Hopping on the KFit bandwagon

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WANTING to be healthy and getting more exercise are  a perennial resolution — this is why gyms register the most number of new participants in January, although that doesn’t mean people regularly go. The reasons for letting things slip in the fitness department vary, and are often justified. Plus, being tied down for a lengthy period of time and forced to settle for a fitness regime at a gym you don’t entirely like anymore can be quite a punishing experience. Enter KFit, Asia’s new kid on the fitness block and a possible solution to the age-old problem of wasting money on gym memberships that you end up not utilising.

Started by the co-founder of Groupon Malaysia, Joel Neoh, KFit claims to be the answer to high gym membership fees. Instead of paying for a year’s subscription, all users have to do is sign up for a monthly membership on KFit’s website, start searching for classes that they’re interested in— the list includes yoga, weightlifting and hundreds more — make a reservation and then off you go. It’s like a Netflix for fitness, if you will.

With just several clicks of a button, users will have access to a comprehensive list of exercise options, so that workout sessions are varied and full of new and exciting challenges. Apparently, about 90% of Asians do not have gym memberships, and this is exactly what makes KFit so appealing. Now available in Malaysia, Hong Kong and Singapore, the website is a tantalising offer for the majority of people wanting to dabble in various fitness options instead of committing to a single gym for an entire year.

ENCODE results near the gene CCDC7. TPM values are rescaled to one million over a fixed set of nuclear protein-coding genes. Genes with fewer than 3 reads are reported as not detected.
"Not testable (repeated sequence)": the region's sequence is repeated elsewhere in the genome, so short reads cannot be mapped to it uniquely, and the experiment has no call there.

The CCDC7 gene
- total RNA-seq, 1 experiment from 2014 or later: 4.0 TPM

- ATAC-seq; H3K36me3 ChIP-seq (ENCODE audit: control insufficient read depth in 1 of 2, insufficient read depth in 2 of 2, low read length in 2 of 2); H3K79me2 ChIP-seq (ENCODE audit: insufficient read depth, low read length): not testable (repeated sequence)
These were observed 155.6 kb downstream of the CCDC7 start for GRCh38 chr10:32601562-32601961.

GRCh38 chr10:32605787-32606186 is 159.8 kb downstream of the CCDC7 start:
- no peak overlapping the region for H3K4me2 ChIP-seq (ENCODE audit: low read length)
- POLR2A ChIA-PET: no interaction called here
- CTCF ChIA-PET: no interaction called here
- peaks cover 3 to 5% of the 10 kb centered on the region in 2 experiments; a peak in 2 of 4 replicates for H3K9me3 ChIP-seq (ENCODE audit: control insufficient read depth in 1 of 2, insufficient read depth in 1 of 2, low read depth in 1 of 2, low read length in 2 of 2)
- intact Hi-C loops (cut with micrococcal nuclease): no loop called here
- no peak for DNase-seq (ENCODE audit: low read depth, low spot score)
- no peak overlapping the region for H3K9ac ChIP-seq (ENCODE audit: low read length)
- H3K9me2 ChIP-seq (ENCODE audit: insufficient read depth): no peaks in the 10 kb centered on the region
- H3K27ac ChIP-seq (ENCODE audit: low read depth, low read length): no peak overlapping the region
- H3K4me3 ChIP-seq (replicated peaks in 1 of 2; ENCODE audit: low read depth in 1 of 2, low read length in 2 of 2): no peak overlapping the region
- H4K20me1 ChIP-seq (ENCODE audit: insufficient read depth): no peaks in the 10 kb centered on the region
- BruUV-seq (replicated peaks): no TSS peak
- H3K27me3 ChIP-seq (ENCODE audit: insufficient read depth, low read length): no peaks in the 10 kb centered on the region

By the end of this year, KFit aims to become available in Australia, New Zealand, the Philippines, Taiwan, Korea, Japan, China and India as well. Monthly subscription prices in these cities will be dependent on the cost of living and fitness activities, respectively. Here in Malaysia, it costs RM99 per month to become a part of KFit — the upsides are that there are no upfront fees, no contracts and memberships can be terminated at any time.

The cost of the monthly membership is split between KFit and the participating gyms, depending on where members utilise their memberships. It claims to be the answer for small gym owners that only have one or two outlets – KFit helps promote them to the masses and reach a wider target audience than they normally would.

KFit not only links gyms, but also dance studios, sports complexes, such as futsal and badminton courts, and all sorts of fitness activities around the city in its quest to make fitness accessible and enjoyable to everyone. For the bigger players in the fitness industry, KFit helps gym and studio owners fill up classes. The list of options made available provides for different training levels to cater to various needs in addition to enabling people to invite friends to join classes with them, making workouts even more enjoyable.

Within just a couple of months of KFit’s launch, almost 100,000 people have already registered their interest in the service, which is only website-based at the moment but will soon be coming to mobiles in the form of apps. For more info on KFit or to request an invite to join, visit www.kfit.com.

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This article first appeared in The Edge Financial Daily, on May 19, 2015.